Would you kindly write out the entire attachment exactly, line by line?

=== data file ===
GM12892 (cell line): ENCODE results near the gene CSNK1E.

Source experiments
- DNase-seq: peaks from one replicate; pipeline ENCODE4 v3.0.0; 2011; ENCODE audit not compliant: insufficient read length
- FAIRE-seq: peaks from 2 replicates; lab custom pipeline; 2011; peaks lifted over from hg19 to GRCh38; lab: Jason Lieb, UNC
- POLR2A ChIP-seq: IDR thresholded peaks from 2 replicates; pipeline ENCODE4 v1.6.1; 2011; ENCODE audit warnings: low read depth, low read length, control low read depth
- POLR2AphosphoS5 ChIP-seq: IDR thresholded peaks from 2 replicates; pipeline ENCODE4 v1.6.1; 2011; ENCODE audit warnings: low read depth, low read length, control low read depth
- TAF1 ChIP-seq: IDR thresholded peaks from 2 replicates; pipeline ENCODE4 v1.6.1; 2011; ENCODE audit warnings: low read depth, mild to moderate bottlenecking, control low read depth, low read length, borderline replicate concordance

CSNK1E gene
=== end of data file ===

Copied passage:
GM12892 (cell line): ENCODE results near the gene CSNK1E.

Source experiments
- DNase-seq: peaks from one replicate; pipeline ENCODE4 v3.0.0; 2011; ENCODE audit not compliant: insufficient read length
- FAIRE-seq: peaks from 2 replicates; lab custom pipeline; 2011; peaks lifted over from hg19 to GRCh38; lab: Jason Lieb, UNC
- POLR2A ChIP-seq: IDR thresholded peaks from 2 replicates; pipeline ENCODE4 v1.6.1; 2011; ENCODE audit warnings: low read depth, low read length, control low read depth
- POLR2AphosphoS5 ChIP-seq: IDR thresholded peaks from 2 replicates; pipeline ENCODE4 v1.6.1; 2011; ENCODE audit warnings: low read depth, low read length, control low read depth
- TAF1 ChIP-seq: IDR thresholded peaks from 2 replicates; pipeline ENCODE4 v1.6.1; 2011; ENCODE audit warnings: low read depth, mild to moderate bottlenecking, control low read depth, low read length, borderline replicate concordance

CSNK1E gene